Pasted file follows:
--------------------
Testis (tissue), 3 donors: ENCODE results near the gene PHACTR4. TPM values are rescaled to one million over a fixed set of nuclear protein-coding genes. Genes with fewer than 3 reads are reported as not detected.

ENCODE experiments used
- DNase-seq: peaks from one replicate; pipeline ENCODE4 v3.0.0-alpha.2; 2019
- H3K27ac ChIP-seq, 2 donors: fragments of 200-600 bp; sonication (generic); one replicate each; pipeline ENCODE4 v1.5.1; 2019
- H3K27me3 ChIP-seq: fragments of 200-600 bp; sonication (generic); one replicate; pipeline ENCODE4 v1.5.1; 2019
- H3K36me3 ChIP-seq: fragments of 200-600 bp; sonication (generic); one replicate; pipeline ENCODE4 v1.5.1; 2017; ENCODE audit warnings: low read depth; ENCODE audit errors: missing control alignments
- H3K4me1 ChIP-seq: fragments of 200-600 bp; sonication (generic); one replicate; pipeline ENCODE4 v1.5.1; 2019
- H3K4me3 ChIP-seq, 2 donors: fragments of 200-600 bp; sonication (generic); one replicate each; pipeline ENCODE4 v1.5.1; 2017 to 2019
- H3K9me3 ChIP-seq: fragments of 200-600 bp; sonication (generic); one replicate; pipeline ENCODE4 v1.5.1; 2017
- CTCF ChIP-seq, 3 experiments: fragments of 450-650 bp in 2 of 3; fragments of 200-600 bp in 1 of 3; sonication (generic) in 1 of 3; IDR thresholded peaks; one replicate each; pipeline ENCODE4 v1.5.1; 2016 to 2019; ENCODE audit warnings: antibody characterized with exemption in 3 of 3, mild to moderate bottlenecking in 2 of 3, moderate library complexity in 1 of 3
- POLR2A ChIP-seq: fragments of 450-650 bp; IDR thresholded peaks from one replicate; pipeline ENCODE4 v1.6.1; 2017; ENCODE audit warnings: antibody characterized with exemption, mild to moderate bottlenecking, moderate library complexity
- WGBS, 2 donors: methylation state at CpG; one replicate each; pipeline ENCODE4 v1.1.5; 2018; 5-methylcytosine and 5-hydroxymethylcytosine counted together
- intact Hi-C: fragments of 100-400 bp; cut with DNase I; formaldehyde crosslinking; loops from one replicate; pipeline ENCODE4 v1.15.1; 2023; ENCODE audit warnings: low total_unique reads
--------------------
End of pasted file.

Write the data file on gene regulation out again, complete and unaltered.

Testis (tissue), 3 donors: ENCODE results near the gene PHACTR4. TPM values are rescaled to one million over a fixed set of nuclear protein-coding genes. Genes with fewer than 3 reads are reported as not detected.

ENCODE experiments used
- DNase-seq: peaks from one replicate; pipeline ENCODE4 v3.0.0-alpha.2; 2019
- H3K27ac ChIP-seq, 2 donors: fragments of 200-600 bp; sonication (generic); one replicate each; pipeline ENCODE4 v1.5.1; 2019
- H3K27me3 ChIP-seq: fragments of 200-600 bp; sonication (generic); one replicate; pipeline ENCODE4 v1.5.1; 2019
- H3K36me3 ChIP-seq: fragments of 200-600 bp; sonication (generic); one replicate; pipeline ENCODE4 v1.5.1; 2017; ENCODE audit warnings: low read depth; ENCODE audit errors: missing control alignments
- H3K4me1 ChIP-seq: fragments of 200-600 bp; sonication (generic); one replicate; pipeline ENCODE4 v1.5.1; 2019
- H3K4me3 ChIP-seq, 2 donors: fragments of 200-600 bp; sonication (generic); one replicate each; pipeline ENCODE4 v1.5.1; 2017 to 2019
- H3K9me3 ChIP-seq: fragments of 200-600 bp; sonication (generic); one replicate; pipeline ENCODE4 v1.5.1; 2017
- CTCF ChIP-seq, 3 experiments: fragments of 450-650 bp in 2 of 3; fragments of 200-600 bp in 1 of 3; sonication (generic) in 1 of 3; IDR thresholded peaks; one replicate each; pipeline ENCODE4 v1.5.1; 2016 to 2019; ENCODE audit warnings: antibody characterized with exemption in 3 of 3, mild to moderate bottlenecking in 2 of 3, moderate library complexity in 1 of 3
- POLR2A ChIP-seq: fragments of 450-650 bp; IDR thresholded peaks from one replicate; pipeline ENCODE4 v1.6.1; 2017; ENCODE audit warnings: antibody characterized with exemption, mild to moderate bottlenecking, moderate library complexity
- WGBS, 2 donors: methylation state at CpG; one replicate each; pipeline ENCODE4 v1.1.5; 2018; 5-methylcytosine and 5-hydroxymethylcytosine counted together
- intact Hi-C: fragments of 100-400 bp; cut with DNase I; formaldehyde crosslinking; loops from one replicate; pipeline ENCODE4 v1.15.1; 2023; ENCODE audit warnings: low total_unique reads